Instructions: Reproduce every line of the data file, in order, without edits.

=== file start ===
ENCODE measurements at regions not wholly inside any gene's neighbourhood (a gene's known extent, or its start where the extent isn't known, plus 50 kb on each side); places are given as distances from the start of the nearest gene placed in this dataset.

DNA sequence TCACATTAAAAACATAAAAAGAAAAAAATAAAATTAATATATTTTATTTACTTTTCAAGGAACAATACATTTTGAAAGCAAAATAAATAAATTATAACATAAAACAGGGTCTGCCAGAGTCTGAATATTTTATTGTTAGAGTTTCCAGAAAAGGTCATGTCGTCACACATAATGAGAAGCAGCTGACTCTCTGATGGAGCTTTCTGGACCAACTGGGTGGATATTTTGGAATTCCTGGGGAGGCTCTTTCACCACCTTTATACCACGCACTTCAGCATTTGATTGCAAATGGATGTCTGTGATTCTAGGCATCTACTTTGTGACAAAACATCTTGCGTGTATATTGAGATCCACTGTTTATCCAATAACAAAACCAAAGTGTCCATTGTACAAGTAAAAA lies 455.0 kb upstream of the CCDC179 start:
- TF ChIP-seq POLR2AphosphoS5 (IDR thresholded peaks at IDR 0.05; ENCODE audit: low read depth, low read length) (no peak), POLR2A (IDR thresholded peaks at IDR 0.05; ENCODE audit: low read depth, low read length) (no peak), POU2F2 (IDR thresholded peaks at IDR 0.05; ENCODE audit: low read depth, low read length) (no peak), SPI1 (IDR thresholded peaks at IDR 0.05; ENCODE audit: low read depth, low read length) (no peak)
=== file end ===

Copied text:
ENCODE measurements at regions not wholly inside any gene's neighbourhood (a gene's known extent, or its start where the extent isn't known, plus 50 kb on each side); places are given as distances from the start of the nearest gene placed in this dataset.

DNA sequence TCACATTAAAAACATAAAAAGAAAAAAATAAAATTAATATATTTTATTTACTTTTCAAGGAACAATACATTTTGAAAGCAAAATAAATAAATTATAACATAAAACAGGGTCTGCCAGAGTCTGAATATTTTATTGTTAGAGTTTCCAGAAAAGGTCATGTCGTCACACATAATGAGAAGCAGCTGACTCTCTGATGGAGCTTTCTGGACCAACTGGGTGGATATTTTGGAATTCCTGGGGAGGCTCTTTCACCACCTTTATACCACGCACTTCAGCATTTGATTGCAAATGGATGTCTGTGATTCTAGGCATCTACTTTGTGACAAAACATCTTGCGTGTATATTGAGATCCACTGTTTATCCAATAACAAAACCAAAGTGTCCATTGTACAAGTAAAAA lies 455.0 kb upstream of the CCDC179 start:
- TF ChIP-seq POLR2AphosphoS5 (IDR thresholded peaks at IDR 0.05; ENCODE audit: low read depth, low read length) (no peak), POLR2A (IDR thresholded peaks at IDR 0.05; ENCODE audit: low read depth, low read length) (no peak), POU2F2 (IDR thresholded peaks at IDR 0.05; ENCODE audit: low read depth, low read length) (no peak), SPI1 (IDR thresholded peaks at IDR 0.05; ENCODE audit: low read depth, low read length) (no peak)